Friends of lake ask Sierra County to claim road |

Friends of lake ask Sierra County to claim road

Friends of Independence Lake, Inc. is asking the Sierra County Board of Supervisors to review new information as evidence that Independence Lake Road is a Sierra County road that travels to Independence Lake, touching the lake’s shore and high-water mark at multiple points.

Therefore, property owners surrounding the lake are prohibited from maintaining any gates that deny public free access to the lake.

This issue has been placed on the agenda for the Sierra County Board of Supervisors meeting to take place on July 16 in Loyalton.

The public has had access to Independence Lake, a California navigable waterway, since the mid-1800s, using the lake for recreation including hunting, fishing, boating and swimming.

Since The Nature Conservancy purchased the land surrounding the lake (and NOT the lake) in 2009, the public has had severely restricted access to the lake.

The Nature Conservancy initially stopped all motorized boats from entering the lake and only allowed nonmotorized boats and rafts.

This nonprofit used the public’s money for the purchase of the land and placed a gate at the entrance to the lake. Currently, The Nature Conservancy is not allowing any outside boats to the lake and has a small fleet of kayaks and motorized boats which are allowed on the lake every other week.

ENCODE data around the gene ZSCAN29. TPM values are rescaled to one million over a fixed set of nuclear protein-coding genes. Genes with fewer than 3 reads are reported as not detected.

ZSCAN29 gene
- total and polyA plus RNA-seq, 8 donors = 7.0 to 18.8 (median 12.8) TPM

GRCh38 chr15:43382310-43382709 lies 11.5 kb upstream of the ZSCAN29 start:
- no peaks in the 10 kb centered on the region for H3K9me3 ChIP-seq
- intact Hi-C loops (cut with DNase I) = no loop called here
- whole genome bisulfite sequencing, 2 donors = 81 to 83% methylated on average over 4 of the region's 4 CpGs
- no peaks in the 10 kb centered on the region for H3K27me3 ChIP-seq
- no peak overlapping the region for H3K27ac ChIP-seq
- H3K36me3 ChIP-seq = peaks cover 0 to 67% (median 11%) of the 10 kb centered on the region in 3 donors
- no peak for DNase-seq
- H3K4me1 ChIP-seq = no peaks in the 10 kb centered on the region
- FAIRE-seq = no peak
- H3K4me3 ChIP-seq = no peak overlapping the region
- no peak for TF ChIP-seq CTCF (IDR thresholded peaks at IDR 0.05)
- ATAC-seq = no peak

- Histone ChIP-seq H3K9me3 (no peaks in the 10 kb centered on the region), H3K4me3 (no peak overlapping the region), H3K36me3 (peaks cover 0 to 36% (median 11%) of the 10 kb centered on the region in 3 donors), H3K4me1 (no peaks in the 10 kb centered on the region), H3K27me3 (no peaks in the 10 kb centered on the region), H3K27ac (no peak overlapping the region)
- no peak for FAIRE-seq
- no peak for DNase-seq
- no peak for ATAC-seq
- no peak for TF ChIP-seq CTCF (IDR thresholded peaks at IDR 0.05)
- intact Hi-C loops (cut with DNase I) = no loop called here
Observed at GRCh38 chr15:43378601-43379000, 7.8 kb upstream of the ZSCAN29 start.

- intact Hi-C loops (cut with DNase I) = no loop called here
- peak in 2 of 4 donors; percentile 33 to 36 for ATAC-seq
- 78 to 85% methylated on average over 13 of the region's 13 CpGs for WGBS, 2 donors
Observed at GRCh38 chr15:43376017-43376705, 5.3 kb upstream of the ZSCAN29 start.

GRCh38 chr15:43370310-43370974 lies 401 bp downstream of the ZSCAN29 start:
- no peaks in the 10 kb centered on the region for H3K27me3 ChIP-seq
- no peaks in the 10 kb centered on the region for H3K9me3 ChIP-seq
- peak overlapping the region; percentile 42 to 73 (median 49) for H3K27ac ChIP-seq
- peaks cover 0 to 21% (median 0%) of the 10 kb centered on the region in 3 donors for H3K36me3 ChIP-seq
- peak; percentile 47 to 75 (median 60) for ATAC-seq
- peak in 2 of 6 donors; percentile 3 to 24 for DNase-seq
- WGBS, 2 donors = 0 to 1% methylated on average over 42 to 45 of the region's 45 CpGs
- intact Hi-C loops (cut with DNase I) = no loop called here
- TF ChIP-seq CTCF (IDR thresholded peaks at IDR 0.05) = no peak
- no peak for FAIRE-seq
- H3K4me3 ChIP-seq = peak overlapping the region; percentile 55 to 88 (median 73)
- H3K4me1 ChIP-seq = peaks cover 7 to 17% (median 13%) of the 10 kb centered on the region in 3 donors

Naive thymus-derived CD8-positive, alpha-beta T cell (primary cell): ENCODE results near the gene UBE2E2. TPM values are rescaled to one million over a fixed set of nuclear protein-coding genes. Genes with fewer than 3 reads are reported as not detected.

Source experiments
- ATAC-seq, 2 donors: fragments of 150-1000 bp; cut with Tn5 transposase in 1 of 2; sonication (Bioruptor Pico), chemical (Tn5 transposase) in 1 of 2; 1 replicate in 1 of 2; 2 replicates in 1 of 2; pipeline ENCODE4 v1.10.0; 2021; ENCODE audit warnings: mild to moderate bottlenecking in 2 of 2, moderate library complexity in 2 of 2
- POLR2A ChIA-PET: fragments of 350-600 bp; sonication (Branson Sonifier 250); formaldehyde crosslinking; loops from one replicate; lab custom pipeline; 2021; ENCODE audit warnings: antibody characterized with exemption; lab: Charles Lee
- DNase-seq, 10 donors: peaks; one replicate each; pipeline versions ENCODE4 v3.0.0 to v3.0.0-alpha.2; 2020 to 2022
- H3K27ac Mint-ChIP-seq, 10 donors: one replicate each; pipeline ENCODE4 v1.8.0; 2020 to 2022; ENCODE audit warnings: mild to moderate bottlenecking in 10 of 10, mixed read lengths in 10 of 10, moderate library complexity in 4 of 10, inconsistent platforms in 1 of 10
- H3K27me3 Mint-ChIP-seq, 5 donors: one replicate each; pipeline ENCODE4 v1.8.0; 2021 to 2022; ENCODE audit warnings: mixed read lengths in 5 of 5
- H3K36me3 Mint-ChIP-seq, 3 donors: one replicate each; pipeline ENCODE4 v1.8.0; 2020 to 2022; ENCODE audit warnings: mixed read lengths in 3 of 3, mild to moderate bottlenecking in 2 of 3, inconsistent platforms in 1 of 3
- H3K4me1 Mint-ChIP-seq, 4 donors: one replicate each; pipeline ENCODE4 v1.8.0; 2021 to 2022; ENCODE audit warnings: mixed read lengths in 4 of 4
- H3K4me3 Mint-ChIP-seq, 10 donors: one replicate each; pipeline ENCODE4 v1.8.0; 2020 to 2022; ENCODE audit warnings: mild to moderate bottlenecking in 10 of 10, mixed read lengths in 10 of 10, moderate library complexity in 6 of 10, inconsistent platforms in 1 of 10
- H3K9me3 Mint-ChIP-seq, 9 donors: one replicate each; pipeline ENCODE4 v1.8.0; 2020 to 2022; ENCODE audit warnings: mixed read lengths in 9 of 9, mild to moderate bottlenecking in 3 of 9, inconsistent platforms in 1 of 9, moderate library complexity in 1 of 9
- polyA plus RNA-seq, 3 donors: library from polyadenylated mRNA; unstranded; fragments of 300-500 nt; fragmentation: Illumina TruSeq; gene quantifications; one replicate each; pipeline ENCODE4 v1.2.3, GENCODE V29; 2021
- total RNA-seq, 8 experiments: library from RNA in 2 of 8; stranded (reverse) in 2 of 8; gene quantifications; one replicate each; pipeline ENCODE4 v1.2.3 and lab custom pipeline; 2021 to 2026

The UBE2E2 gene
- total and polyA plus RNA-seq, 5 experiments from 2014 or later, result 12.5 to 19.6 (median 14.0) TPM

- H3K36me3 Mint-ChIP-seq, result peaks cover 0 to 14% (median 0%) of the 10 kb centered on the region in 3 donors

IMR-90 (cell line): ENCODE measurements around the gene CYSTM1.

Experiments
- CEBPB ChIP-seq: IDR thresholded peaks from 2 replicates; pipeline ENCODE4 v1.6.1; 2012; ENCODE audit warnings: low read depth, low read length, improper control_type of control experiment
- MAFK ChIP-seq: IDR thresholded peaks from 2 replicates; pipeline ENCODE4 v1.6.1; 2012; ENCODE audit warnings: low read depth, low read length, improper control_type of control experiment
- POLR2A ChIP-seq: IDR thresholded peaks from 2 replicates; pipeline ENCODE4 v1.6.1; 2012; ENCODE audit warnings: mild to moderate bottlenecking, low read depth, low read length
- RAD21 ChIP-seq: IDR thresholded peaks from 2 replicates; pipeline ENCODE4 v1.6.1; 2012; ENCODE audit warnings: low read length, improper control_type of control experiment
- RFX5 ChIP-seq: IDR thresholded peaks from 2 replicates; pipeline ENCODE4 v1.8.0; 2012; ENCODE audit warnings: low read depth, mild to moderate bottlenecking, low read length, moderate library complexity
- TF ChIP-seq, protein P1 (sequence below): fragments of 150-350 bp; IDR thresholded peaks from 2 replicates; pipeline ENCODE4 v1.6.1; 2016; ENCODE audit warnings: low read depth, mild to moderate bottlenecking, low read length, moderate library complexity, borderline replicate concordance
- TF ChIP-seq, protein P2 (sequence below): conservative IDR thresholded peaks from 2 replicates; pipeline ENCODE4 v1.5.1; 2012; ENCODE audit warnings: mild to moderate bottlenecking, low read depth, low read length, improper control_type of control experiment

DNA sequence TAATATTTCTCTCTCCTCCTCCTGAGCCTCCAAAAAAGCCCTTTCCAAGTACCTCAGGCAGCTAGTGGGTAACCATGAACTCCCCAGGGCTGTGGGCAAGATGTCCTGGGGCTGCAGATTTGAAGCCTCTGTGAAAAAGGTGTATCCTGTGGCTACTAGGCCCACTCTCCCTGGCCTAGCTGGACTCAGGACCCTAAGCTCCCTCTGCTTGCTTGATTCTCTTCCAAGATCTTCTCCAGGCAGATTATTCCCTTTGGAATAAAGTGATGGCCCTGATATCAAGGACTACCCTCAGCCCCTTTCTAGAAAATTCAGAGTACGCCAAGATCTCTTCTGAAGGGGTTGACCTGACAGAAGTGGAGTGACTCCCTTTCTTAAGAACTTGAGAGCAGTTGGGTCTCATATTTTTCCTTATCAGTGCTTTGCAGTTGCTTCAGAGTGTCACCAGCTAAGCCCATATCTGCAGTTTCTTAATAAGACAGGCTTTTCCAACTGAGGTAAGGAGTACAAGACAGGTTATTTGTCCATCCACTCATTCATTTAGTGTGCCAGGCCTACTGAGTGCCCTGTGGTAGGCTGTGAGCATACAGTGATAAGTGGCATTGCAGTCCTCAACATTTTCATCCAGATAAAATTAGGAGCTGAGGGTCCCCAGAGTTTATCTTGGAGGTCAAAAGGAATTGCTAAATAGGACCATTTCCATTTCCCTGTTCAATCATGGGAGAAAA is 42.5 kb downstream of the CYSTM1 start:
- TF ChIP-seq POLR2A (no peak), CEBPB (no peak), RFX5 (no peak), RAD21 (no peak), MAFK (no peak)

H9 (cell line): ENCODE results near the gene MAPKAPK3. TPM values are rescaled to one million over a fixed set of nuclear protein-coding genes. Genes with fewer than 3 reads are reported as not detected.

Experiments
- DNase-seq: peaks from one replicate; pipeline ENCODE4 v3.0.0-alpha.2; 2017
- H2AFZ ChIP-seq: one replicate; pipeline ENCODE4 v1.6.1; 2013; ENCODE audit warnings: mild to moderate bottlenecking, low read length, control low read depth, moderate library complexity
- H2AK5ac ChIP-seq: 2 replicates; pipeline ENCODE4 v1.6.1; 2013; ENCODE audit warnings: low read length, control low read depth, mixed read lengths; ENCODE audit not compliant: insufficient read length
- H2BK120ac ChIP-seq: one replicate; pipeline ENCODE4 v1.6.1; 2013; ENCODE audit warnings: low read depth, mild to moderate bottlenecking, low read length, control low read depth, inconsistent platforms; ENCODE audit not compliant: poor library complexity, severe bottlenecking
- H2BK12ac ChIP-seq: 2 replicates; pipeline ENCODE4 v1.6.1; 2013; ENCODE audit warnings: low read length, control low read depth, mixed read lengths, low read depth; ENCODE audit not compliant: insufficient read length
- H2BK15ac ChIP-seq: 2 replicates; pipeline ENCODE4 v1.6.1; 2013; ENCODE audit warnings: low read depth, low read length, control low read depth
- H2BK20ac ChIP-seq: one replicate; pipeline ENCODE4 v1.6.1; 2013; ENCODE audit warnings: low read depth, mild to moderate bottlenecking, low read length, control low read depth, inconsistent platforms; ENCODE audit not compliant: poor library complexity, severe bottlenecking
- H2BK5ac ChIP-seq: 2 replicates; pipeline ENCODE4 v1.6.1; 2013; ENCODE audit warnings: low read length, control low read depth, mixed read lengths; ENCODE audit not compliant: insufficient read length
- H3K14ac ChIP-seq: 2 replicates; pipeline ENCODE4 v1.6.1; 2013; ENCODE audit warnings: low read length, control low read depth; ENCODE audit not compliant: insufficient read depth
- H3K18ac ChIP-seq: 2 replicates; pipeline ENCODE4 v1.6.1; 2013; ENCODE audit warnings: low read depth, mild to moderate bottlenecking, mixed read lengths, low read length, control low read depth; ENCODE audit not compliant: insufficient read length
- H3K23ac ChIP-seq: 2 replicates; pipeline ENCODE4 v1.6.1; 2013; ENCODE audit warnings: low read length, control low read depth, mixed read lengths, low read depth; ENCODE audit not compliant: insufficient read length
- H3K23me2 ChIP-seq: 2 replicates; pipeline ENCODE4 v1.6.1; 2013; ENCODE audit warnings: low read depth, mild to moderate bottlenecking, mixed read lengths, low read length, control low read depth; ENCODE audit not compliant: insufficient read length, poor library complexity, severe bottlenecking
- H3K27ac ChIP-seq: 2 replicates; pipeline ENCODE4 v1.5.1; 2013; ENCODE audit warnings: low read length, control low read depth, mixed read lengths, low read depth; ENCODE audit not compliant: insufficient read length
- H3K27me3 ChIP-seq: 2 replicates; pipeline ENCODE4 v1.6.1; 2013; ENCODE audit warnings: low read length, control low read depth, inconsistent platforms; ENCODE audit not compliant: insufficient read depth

After hiring a GIS (Global Information System) expert to map the Sierra County roads, Friends of Independence Lake has found there is overwhelming proof that The Nature Conservancy has placed an illegal gate on a public road. Please attend the meeting on July 16 at the Social Hall in Loyalton to support our efforts to claim a public road to a navigable water. The Loyalton Social Hall is located at 105 Beckwith Road, Loyalton, CA, 96118.

You can view the agenda at to see when the meeting is scheduled. The meeting starts at 9 a.m. and our issue will be in a timed morning slot.

Julie Osburn is director of the Friends of Independence Lake, Inc. in Loyalton.

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Good Job


I guess I am getting old and grumpy. What is with the “good job” expression being so commonly used in very unexpected settings?

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